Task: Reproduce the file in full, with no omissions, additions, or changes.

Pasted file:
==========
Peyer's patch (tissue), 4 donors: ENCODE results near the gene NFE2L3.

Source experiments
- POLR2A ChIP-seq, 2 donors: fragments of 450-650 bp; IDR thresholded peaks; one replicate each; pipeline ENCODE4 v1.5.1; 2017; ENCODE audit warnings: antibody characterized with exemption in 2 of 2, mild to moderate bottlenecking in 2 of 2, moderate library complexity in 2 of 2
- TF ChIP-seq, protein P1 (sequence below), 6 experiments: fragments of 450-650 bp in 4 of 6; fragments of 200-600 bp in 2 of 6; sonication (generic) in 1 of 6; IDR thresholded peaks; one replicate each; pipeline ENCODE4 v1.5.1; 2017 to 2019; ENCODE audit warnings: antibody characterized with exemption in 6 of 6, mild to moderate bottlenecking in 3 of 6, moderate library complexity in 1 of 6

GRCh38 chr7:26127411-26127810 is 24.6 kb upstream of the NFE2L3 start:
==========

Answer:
Peyer's patch (tissue), 4 donors: ENCODE results near the gene NFE2L3.

Source experiments
- POLR2A ChIP-seq, 2 donors: fragments of 450-650 bp; IDR thresholded peaks; one replicate each; pipeline ENCODE4 v1.5.1; 2017; ENCODE audit warnings: antibody characterized with exemption in 2 of 2, mild to moderate bottlenecking in 2 of 2, moderate library complexity in 2 of 2
- TF ChIP-seq, protein P1 (sequence below), 6 experiments: fragments of 450-650 bp in 4 of 6; fragments of 200-600 bp in 2 of 6; sonication (generic) in 1 of 6; IDR thresholded peaks; one replicate each; pipeline ENCODE4 v1.5.1; 2017 to 2019; ENCODE audit warnings: antibody characterized with exemption in 6 of 6, mild to moderate bottlenecking in 3 of 6, moderate library complexity in 1 of 6

GRCh38 chr7:26127411-26127810 is 24.6 kb upstream of the NFE2L3 start: